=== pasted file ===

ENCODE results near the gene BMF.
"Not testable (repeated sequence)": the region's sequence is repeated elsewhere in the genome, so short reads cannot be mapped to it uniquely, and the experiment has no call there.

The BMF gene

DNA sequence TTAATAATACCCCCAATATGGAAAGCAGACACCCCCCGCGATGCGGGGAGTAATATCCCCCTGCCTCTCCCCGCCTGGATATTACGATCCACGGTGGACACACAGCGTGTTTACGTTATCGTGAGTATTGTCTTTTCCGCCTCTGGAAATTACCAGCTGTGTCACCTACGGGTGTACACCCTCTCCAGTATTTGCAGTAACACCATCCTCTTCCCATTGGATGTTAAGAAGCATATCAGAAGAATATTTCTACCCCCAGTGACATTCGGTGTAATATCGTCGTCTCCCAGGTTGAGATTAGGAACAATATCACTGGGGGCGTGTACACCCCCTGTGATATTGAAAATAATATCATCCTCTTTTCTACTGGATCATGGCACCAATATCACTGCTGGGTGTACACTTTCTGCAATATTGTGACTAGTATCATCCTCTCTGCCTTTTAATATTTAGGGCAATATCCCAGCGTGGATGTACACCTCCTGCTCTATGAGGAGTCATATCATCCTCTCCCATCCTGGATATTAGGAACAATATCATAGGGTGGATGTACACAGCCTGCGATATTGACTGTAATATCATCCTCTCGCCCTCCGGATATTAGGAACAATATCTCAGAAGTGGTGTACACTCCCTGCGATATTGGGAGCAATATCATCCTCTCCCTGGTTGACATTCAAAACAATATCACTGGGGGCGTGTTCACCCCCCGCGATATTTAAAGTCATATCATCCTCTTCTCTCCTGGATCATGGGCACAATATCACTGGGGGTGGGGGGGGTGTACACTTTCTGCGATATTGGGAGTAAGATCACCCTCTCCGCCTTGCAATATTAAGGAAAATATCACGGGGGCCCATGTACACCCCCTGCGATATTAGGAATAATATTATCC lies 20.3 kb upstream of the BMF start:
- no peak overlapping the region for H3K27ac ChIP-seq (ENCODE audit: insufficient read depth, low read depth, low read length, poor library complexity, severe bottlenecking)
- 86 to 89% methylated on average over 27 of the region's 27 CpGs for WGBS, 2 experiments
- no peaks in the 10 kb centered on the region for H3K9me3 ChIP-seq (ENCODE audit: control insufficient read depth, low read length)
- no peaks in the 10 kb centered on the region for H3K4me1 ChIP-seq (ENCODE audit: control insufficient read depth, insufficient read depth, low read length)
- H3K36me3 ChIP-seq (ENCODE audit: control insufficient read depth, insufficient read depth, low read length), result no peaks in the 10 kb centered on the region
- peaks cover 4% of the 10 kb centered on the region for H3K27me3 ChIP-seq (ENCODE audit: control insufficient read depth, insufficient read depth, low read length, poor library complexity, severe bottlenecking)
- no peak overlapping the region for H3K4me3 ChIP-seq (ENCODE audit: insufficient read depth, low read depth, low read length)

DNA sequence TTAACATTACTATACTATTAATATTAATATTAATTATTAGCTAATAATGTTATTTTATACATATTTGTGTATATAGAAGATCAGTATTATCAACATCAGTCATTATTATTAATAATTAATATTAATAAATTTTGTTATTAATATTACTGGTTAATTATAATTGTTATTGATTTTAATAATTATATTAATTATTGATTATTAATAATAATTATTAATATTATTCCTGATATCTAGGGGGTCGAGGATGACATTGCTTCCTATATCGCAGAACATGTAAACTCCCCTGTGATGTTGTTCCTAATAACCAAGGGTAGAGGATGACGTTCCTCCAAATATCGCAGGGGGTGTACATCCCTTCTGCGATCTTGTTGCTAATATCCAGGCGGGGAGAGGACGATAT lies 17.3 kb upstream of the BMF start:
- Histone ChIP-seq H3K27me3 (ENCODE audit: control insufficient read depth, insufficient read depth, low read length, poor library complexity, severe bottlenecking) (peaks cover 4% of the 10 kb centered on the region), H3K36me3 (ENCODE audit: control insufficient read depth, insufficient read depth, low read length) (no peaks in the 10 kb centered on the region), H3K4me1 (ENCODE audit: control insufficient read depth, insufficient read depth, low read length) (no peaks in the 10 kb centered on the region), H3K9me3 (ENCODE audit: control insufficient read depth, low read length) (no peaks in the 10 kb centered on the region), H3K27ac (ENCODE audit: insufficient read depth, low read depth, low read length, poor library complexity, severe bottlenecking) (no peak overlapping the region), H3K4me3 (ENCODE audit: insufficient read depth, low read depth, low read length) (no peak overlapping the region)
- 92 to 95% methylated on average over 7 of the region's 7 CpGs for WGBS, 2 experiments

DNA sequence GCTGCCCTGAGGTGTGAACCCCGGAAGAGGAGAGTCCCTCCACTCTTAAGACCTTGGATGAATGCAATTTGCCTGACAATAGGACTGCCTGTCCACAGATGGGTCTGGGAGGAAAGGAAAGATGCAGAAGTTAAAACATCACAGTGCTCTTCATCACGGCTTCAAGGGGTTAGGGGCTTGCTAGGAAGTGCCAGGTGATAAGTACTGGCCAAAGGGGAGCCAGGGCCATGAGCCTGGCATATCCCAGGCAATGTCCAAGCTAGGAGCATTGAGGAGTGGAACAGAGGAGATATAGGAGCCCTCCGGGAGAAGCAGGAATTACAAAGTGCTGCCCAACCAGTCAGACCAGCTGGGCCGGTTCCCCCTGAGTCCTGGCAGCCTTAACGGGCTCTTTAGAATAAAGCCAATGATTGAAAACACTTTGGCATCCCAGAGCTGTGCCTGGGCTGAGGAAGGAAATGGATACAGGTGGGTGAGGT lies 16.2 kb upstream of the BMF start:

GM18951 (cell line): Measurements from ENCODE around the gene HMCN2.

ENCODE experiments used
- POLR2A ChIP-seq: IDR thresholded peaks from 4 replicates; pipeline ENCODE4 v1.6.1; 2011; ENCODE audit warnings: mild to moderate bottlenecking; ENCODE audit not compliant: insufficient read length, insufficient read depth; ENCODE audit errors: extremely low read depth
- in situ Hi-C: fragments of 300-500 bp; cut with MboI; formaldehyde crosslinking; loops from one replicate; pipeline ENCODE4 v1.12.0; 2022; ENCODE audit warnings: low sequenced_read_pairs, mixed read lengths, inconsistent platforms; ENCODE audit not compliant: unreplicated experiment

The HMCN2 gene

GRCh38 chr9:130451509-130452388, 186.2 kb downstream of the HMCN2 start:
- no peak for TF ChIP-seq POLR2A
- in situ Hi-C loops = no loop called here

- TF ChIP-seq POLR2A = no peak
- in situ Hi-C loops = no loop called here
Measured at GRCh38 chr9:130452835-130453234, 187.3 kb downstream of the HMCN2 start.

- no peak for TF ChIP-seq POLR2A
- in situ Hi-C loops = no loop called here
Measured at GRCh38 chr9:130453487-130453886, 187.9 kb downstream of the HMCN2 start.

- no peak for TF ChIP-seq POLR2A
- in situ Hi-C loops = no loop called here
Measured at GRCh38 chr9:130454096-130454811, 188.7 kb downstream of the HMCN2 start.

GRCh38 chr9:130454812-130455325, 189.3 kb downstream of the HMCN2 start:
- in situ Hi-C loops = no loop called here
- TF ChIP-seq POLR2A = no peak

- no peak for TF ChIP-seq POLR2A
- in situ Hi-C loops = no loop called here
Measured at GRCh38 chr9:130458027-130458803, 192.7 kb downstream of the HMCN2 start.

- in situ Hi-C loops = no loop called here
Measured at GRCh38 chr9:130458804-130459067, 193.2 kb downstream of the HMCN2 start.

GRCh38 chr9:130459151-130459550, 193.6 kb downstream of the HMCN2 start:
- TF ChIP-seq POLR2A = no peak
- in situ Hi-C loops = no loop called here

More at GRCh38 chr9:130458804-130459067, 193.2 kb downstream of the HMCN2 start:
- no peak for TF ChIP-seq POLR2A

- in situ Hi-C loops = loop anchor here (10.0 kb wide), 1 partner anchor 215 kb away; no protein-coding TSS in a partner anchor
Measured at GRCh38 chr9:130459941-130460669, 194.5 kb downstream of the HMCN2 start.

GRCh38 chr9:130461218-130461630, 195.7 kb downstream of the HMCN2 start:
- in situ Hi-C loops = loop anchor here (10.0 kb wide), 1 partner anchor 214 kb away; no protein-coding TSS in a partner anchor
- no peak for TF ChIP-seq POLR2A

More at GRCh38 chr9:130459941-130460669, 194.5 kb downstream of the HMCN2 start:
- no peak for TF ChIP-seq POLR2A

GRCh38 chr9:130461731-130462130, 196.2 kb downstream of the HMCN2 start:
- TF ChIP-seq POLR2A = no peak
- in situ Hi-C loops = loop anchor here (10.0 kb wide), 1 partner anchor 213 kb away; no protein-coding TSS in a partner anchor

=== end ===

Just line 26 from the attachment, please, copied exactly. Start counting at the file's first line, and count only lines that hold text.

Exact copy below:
Measured at GRCh38 chr9:130452835-130453234, 187.3 kb downstream of the HMCN2 start.